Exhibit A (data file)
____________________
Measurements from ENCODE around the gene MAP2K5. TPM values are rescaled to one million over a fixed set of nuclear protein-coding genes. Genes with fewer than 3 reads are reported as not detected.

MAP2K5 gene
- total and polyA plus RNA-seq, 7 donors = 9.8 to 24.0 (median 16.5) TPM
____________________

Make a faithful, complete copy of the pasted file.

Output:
Measurements from ENCODE around the gene MAP2K5. TPM values are rescaled to one million over a fixed set of nuclear protein-coding genes. Genes with fewer than 3 reads are reported as not detected.

MAP2K5 gene
- total and polyA plus RNA-seq, 7 donors = 9.8 to 24.0 (median 16.5) TPM